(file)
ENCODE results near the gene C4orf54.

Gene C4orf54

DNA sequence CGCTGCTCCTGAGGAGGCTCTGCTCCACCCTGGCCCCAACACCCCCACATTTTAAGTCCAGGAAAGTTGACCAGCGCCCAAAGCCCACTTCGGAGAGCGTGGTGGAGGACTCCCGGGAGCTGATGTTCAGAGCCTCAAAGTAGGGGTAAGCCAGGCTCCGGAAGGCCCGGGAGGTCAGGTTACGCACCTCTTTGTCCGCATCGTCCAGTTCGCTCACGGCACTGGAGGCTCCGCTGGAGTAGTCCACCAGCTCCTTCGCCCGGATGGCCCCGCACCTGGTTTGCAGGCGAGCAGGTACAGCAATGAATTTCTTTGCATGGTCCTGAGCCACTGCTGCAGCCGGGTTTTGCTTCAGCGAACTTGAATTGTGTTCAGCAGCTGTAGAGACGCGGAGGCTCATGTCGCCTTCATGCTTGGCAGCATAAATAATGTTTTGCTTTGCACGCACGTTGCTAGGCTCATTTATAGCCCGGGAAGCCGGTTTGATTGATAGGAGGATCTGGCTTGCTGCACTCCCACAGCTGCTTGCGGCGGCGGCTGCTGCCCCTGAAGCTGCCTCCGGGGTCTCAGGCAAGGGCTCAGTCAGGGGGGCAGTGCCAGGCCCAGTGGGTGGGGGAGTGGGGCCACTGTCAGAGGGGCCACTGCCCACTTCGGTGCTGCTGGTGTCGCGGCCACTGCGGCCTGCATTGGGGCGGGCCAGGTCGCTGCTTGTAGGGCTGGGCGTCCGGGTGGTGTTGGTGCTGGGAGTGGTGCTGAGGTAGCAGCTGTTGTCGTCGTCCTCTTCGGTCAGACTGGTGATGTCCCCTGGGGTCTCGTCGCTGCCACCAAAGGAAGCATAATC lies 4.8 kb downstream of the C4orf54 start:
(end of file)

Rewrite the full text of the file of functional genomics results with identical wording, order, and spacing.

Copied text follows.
ENCODE results near the gene C4orf54.

Gene C4orf54

DNA sequence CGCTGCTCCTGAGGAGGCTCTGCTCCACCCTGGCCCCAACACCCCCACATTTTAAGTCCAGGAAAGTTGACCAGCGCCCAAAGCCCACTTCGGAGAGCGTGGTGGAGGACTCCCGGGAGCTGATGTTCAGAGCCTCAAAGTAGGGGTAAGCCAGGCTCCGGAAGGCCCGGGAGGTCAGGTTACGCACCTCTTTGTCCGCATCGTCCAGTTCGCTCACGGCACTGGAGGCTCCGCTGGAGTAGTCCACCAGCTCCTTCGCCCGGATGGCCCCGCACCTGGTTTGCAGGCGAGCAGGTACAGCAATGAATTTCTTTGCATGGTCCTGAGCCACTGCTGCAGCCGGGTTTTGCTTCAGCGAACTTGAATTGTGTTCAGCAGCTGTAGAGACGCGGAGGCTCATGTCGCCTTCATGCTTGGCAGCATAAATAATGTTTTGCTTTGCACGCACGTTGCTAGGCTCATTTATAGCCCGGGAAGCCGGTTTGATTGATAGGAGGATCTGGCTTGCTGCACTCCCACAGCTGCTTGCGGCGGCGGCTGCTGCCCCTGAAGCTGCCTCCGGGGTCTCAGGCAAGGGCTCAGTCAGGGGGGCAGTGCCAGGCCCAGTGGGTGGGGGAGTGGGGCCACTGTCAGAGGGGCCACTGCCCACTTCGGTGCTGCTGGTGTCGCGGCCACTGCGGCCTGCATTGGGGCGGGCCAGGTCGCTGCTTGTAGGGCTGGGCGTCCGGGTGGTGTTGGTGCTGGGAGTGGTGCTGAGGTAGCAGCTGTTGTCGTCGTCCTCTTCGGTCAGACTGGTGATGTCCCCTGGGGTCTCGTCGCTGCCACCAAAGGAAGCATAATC lies 4.8 kb downstream of the C4orf54 start: